The Telegraph
Since 1st March, 1999
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Laxman denies New Zealand history
- MoM Tuffey returns best figures in both innings to give India a scare; Chopra proves a point after hosts follow on

Chandigarh: Despite a 24-carat effort, Vangipurappu Venkata Sai Laxman couldn’t help Team India avoid the follow-on. Yet, he played another golden hand to save the Mohali Test and series. But for his unbeaten 104 and 67, which fetched the Man of the Series award, Stephen Fleming would have created history: Becoming the first New Zealand captain to win a series in India.

Fleming’s dream came close to realisation soon after lunch on Monday (the fifth day), when Sachin Tendulkar fell for one more low score — his third of the two-Test Videocon series — and India, 206 behind, slumped to 18 for three. At that point, 62-plus overs remained and, frankly, the worst could have happened. The damage, by the way, was MoM Darryl Tuffey-authored.

But, taking guard for the second time in the day, Laxman continued with the commitment shown in the first innings. Moreover, with opener Akash Chopra too doing a repeat, India managed to keep honour intact. “Yes, I’m relieved,” stand-in captain Rahul Dravid told The Telegraph.

He must have been on tenterhooks ever since the visitors amassed a record 630 for six declared.

Clearly, the confidence gained at the PCA Stadium, by New Zealand, is bound to be carried forward to the soon-to-begin tri-series. Now, Fleming’s men may well be a little arrogant.

Akash, of course, got out just before the 15 mandatory overs (in the last hour) got underway but, by then, much lost ground had been retrieved. Eventually, Fleming accepted the reality after the ninth such over. “We pressed very hard and, so, are disappointed... However, every tour to the sub-continent is part of our education to become competitive worldwide... We have learnt lessons,” he said.

Tuffey, for his part, maintained that the team’s hopes did “pick up” when Akash got out, but Laxman was simply unbeatable. “We did regain that self-belief, but Laxman...” he rued.

India finished on 136 for four, with Laxman on 67 (204 minutes, 163 balls, 8x4) and Yuvraj Singh on five. Akash, who scored 60 in the first innings, posted 52 (228 minutes, 160 deliveries, 8x4). Virender Sehwag (the day marked his 25th birthday), Dravid and Sachin — described as a “volcano waiting to explode” by Tuffey — contributed a mere seven between themselves.

For New Zealand, Tuffey returned the best figures in both innings. In fact, he was on a split hattrick when innings No.1 ended and must receive all the credit for enlivening the final day. That he also scripted a fabulous (back-handed flicked) run out, to send back Anil Kumble in the morning, helped the MoM adjudicator, Match Referee Ranjan Madugalle, decide in his favour.

With the Test producing six centurions, few will argue over the award going to a medium-pacer who kept a tormenting line and made the most of movement off the seam.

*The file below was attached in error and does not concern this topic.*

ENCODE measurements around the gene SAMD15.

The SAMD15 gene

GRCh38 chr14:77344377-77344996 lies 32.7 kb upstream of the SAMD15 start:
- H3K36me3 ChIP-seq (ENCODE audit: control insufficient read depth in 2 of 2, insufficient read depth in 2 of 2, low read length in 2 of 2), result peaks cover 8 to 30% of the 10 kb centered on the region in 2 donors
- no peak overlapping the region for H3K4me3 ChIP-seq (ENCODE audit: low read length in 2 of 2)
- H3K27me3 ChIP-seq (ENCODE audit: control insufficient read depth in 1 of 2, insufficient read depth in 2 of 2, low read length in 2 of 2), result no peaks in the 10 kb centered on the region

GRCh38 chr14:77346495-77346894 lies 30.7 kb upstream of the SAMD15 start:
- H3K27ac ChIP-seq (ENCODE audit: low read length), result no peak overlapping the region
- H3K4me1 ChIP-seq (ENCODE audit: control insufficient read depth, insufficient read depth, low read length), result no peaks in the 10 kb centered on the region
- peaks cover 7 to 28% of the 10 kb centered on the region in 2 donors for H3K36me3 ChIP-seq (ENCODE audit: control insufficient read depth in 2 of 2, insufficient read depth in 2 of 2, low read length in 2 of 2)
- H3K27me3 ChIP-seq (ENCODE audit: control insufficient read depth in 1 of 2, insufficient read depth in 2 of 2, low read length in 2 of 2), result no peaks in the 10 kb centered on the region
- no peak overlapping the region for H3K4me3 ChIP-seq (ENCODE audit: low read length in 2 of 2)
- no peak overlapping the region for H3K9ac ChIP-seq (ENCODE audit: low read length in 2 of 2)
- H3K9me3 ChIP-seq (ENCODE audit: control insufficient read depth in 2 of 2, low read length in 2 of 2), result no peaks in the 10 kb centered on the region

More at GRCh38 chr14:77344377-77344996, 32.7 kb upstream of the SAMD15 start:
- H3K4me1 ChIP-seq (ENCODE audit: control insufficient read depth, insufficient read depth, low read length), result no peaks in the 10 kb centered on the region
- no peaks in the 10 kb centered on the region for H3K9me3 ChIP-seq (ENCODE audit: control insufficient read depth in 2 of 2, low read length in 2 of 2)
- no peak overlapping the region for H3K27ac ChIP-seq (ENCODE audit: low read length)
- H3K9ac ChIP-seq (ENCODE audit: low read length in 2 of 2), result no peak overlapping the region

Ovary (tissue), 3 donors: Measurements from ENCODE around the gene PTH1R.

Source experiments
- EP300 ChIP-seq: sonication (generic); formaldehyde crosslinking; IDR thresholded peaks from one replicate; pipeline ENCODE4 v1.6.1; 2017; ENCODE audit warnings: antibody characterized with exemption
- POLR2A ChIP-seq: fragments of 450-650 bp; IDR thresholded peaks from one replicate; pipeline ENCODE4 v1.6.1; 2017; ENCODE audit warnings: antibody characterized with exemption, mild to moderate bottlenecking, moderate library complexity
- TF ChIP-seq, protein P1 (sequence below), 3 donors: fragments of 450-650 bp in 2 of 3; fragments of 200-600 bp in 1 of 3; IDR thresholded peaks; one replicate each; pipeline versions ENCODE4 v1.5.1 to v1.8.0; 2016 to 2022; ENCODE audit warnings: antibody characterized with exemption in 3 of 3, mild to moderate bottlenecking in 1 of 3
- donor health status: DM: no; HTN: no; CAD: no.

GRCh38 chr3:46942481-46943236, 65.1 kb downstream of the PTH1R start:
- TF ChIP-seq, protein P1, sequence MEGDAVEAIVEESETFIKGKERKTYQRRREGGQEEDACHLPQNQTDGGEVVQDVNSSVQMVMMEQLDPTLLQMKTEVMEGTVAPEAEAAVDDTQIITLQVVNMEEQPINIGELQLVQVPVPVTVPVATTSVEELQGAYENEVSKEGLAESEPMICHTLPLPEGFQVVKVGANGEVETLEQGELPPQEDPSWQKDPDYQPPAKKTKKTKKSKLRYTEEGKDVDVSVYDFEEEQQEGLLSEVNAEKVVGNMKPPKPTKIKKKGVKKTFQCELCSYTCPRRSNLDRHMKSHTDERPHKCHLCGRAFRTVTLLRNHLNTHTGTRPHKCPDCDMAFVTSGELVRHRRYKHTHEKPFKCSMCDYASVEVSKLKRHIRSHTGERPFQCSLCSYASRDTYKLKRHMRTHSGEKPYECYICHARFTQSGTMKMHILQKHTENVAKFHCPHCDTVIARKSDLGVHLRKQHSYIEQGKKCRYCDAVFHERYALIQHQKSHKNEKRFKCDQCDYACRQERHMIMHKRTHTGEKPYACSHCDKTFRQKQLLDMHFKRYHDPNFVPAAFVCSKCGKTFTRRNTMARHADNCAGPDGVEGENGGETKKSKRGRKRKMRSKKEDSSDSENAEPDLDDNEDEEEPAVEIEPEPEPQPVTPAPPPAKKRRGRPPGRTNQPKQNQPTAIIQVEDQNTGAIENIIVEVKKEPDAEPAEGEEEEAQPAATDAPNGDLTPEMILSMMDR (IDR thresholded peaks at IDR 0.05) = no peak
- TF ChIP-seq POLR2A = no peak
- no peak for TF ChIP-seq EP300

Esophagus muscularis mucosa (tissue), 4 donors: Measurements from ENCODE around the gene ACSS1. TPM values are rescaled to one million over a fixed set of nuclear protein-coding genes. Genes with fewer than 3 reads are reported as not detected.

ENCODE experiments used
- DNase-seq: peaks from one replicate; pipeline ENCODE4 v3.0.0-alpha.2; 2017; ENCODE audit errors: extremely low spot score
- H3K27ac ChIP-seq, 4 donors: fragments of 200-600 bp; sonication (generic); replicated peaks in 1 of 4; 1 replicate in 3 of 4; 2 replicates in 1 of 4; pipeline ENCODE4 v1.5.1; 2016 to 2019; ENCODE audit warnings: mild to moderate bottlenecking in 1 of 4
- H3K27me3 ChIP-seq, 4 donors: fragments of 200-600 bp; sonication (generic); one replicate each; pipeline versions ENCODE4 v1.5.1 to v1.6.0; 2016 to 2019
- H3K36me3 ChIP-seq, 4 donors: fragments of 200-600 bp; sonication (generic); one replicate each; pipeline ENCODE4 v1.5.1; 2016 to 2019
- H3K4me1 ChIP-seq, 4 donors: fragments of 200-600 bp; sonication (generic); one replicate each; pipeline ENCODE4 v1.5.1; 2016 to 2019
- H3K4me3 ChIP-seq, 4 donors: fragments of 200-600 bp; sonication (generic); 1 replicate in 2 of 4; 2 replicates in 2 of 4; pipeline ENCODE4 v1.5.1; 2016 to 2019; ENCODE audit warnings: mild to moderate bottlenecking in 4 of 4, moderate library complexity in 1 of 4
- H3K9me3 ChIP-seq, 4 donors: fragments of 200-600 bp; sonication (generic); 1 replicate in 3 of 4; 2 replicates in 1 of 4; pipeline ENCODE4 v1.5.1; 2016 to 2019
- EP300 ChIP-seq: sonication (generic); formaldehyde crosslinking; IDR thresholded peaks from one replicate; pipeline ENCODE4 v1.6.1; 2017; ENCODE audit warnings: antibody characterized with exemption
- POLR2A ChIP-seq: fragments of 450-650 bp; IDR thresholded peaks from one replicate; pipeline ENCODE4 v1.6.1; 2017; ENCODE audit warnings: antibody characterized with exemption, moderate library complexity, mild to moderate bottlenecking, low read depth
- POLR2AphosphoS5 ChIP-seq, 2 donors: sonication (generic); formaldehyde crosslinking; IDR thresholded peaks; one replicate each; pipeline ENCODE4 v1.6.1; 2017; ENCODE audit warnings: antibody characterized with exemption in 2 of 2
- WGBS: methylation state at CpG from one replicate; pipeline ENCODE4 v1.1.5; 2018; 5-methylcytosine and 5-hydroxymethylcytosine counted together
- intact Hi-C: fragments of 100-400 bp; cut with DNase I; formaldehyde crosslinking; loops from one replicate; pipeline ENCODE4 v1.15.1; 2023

Talking exclusively, Tuffey acknowledged being “inspired” by the arrival of girl friend Shanna. She flew in on the eve of this deciding Test and will be around for a “couple of ODIs” as well.

Incidentally, like Fleming, Dravid expressed disappointment. “Given that we set out to win the series, the result is definitely disappointing... We didn’t have a great first two days but, thereafter, our players showed a lot of character... Indeed, I would have backed myself had I won the toss and the team totalled over 600. A decisive result was possible,” he remarked.

A lot of ifs and buts there, though. But, yes, Dravid had a point when he spoke of a three-match series. Well, the sooner the ICC bans this two-match farce, the better.

While admitting his ‘baptism’ was tough, over all five days, Dravid lauded Laxman and Akash. “Laxman got his runs when the wicket offered most to the bowlers, particularly spinners... Under pressure, he came up with two great innings... Akash has had a great start to his career and, hopefully, he is the solution we have been looking for...”

Akash, who made his debut in Motera, totalled 185 in the two Tests. It will be shocking if he isn’t retained in the Test squad for the forthcoming tour of Australia.

Day V began with India requiring 41 to save the embarrassment of following-on and, for a while, it was tough determining who was more intent on making it difficult for his team: Kumble and Harbhajan Singh ran themselves out, much to everybody’s horror; gloveman Robert Hart dropped No.10 Lakshmipathy Balaji twice, even as Fleming moved towards becoming only the second New Zealand captain (after John Reid) to ask India to follow-on in their own backyard.

However, bowling with the second new ball (taken at 405 for seven), Tuffey fired out Balaji and Zaheer Khan off successive balls to open the possibility of a decisive result. Asked whether, having done so much (in two spells), he was awfully disappointed, Tuffey replied: “The disappointment is there... Only, drawing the series was a fall-back option and, at the end of the day, I’m not unhappy...”

Understandably, the visitors alone made a dash to collect the stumps (barring the middle ones) as a memorable souvenir. It’s not often that a visiting team outplays the home side in these parts.

New Zealand, then, have much to show from this series. As for Team India, which never quite recovered from the loss of regular captain Sourav Ganguly (before the second Test), the only plus has been Akash’s ‘discovery’ and Laxman’s form. The latter had 64 and 44 in Motera.

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